February 07, 2014

The Debert Diefenbunker, and Associates

CFS Debert was home to the Maritime Regional Emergency Government Headquarters, or as most know them, one of the "Diefenbunkers".

In 1995 the station and it's facilities were decomissioned.
To the best of my knowledge their surplus Diebenbunker is not currently open for visitors, but at least it hasn't been destroyed like so many others.  Perhaps surprisingly it isn't the Diefenbuker that I'm most interested in, it's the associated transmit and receive sites which are remotely located away from Debert.

The Regional Emergency Government HQ at Debert (45.42100, -63.45061)

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The Urban Exploration Resource forum has a wonderful post about the Debert transmitter and reciever sites, which you can read here:

I cherry-picked the most informative parts of the thread, and reposted it here for posterity.  I'd like to give a huge thanks to the authors who contributed on the original forum posts.

"...As for staffing the facility: My earlier reference page "Canadian Forces Installations Across Canada" http://www.vcds-vc...eng.asp?page=10430 only shows staffed operations across Canada (I think), and Great Village is on there. Masstown is not listed, neither are the remote stations at Newport Corner & Mill Cove (plus the one near Middleton that I don't know the name of), which are known to be unstaffed. I'm speculating that Great Village is staffed, and they control Masstown from there." -tbeckerson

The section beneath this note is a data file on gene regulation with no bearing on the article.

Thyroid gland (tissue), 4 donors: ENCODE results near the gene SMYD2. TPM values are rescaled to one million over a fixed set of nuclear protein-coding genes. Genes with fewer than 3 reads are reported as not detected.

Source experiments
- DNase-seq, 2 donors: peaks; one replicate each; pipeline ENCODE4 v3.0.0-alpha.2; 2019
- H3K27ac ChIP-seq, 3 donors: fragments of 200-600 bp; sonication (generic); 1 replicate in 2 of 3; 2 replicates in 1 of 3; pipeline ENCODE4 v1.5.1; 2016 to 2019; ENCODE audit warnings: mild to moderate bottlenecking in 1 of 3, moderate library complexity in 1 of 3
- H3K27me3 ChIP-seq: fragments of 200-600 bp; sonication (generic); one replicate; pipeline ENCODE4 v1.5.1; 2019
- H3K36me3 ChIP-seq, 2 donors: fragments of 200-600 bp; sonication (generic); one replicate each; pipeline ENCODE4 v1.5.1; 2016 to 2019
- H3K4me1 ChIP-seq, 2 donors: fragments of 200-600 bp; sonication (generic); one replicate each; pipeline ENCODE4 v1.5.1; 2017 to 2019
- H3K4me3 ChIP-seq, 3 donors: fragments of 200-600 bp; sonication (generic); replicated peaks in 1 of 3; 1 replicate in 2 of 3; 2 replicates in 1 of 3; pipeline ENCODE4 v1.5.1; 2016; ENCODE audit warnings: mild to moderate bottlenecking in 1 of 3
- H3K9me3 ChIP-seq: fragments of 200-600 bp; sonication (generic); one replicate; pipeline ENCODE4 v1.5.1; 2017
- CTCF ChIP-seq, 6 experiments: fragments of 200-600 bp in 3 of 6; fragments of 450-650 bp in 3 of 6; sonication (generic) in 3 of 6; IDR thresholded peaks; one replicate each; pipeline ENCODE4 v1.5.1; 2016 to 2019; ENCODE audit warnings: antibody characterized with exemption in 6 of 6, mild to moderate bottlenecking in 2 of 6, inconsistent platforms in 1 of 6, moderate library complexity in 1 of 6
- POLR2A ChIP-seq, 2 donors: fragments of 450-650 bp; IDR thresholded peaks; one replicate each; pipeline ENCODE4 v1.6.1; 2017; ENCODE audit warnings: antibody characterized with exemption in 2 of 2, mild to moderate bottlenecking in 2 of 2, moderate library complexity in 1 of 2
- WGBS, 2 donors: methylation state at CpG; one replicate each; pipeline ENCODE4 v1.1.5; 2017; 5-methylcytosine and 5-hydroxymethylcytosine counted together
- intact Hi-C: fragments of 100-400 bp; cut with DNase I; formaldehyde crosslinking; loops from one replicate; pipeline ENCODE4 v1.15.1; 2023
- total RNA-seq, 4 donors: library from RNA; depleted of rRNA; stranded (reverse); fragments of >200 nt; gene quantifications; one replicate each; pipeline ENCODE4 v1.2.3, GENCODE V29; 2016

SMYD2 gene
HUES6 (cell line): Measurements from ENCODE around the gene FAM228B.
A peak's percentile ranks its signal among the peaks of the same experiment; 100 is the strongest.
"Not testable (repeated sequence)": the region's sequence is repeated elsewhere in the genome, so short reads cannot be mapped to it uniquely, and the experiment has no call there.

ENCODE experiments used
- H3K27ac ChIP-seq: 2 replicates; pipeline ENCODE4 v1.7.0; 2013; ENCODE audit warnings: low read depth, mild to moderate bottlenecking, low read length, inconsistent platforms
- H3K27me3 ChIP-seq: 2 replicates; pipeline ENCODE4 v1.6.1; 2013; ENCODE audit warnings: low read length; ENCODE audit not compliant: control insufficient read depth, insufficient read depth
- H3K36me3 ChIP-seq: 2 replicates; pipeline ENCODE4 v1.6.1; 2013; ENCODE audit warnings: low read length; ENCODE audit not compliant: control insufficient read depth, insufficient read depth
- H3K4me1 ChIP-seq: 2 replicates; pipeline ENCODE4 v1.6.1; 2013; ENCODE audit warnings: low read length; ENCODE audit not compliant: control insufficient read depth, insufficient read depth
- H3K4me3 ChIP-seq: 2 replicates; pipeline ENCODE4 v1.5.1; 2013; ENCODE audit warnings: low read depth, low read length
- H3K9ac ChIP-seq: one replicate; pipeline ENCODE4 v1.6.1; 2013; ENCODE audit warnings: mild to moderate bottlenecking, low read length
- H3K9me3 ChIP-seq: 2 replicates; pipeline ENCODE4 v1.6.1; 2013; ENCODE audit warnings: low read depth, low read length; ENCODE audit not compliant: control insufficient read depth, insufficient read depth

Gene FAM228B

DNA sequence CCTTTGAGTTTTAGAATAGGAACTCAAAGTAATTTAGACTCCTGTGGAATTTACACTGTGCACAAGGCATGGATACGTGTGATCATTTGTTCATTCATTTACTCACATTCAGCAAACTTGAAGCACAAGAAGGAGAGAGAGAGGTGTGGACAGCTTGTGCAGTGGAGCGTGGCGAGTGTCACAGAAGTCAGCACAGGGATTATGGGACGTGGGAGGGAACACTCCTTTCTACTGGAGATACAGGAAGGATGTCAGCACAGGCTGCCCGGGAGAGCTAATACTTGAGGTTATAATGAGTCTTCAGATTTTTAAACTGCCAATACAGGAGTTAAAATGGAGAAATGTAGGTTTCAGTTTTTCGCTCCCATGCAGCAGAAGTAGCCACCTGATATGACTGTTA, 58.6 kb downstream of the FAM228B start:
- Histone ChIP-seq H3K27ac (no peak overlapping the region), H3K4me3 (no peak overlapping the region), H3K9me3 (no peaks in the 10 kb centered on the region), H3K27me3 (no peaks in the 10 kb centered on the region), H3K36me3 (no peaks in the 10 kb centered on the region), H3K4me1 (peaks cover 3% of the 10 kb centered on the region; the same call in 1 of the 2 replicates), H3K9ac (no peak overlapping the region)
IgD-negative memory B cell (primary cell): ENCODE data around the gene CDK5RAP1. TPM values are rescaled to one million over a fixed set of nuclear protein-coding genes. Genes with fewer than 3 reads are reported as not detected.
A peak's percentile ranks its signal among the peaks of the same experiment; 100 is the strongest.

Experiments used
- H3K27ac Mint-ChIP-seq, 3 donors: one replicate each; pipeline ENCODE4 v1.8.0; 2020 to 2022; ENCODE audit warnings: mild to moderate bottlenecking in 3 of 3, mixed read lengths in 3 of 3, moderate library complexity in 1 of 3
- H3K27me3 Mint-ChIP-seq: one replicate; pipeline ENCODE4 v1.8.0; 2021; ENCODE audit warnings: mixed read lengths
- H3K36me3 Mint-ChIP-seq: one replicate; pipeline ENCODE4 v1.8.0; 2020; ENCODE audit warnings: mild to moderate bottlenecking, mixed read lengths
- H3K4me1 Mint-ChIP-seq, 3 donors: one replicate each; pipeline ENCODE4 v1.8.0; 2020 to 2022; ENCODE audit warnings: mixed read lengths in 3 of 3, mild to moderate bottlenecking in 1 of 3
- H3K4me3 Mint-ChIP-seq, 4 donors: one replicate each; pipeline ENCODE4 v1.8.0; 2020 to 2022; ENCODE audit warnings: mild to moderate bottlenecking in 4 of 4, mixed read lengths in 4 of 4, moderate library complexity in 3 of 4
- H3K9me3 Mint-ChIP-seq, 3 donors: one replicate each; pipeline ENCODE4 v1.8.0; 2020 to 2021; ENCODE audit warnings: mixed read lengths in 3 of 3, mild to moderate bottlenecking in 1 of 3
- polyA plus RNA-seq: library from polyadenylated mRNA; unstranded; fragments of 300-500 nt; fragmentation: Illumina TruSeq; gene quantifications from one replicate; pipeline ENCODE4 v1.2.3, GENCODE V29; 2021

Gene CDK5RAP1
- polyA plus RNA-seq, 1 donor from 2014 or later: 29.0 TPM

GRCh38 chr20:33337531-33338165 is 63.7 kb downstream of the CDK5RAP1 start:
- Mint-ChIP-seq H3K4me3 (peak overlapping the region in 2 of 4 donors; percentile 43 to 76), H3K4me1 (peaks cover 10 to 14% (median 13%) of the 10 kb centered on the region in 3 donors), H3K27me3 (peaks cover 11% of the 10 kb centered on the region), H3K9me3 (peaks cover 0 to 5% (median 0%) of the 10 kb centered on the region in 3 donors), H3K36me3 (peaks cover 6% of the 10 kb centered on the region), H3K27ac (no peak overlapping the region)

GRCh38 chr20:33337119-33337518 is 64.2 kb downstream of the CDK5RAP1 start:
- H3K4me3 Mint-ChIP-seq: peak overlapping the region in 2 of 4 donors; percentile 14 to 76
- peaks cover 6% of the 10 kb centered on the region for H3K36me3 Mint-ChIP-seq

"This is in response to your posts on the Infiltration web site. Where were you on Nov 22, 1963? That was the day that John Fitzgerald Kennedy the 35th president of the United States was killed in Dallas Texas. Most people who witnessed this event remember where they were. I do, I was some two hundred feet in the air at the Great Village radio relay site attaching guy wires to the C.B.C’s remote transmitting antenna the frequency in use at the time was 1050 KHZ which requires an antenna height of 223 feet for a quarter wave length match it was a bottom feed antenna which was accomplished with a 75 to 300 ohm balun coil the ground provided the other half wave of the antenna radiation pattern. The C.B.C. transmitter at Great Village was to be used as a back up to the transmitter already in use at the Radio Canada International shortwave site at Sackville New Brunswick it was to carry the CBA, CBH, network in Atlantic Canada incase the Sackville site was blown to pieces. But before I go forward, I want to take you back. I was in the Royal Canadian Signal Corps which was then a unit of the Canadian Army. I joined the Army in 1959 did my basic training , then graduated from the school of Signals in Kingston Ontario after taking a 2 year course in Radio Equipment Technician . I was posted first to Camp Gagetown New Brunswick, then on to what was known as the Nova Scotia Signals Squadron in Halifax, now it is called 726 Comm Squadron. Our base was at Windsor Park just off Bayers Road and Windsor Streets. At that time Eastern Command head quarters (Army) was on Ahern Avenue the Eastern Command teletype and comm. Center was situated in that location. The squadron operated and maintained a microwave radio system that was situated on Citadel Hill. The Citadel Hill radio system was beamed to the transmit and receive facilities at Hammonds Plains and Wallace Hill. The Hammonds Plains receiver site had a large antenna array covering some 40-50 acres, as well the Wallace Hill transmitter site up the road contained a large antenna array as well. It was dominated by a U.K. rhombic antenna which was beamed to a Royal Signals station in Boddington England, a rhombic antenna is a large four sided antenna that can be fed at each end or in the center so that it is directional it is in the shape of a diamond with each leg being several hundred feet depending upon the frequency that it is being used for this was to back up the land line communications to the Army Brigade in Germany. The main medium of transmission at the time was radio teletype, some Morse code, and some facsimile the call sign of the Wallace Hill transmitter site was C.I.H., the main transmitters were made by Federal electric which were capable of the 50kw output running a exciter, an Intermediate power amplifier as well as a final power amplifier These facilities were closed out after the Debert Provincial warning center or Deifenbunker became operational, the Hammonds Plains receive building has been converted into a house behind what looks like a sawmill operation, across the road is the Pin High mini putt golf site, it was there back in the’60 it is still there. The Wallace Hill transmitter station has been leveled there is nothing there but vacant ground, I am told that one of the Indian bands has laid claim to the land and has plans to build housing and a possible casino on that land.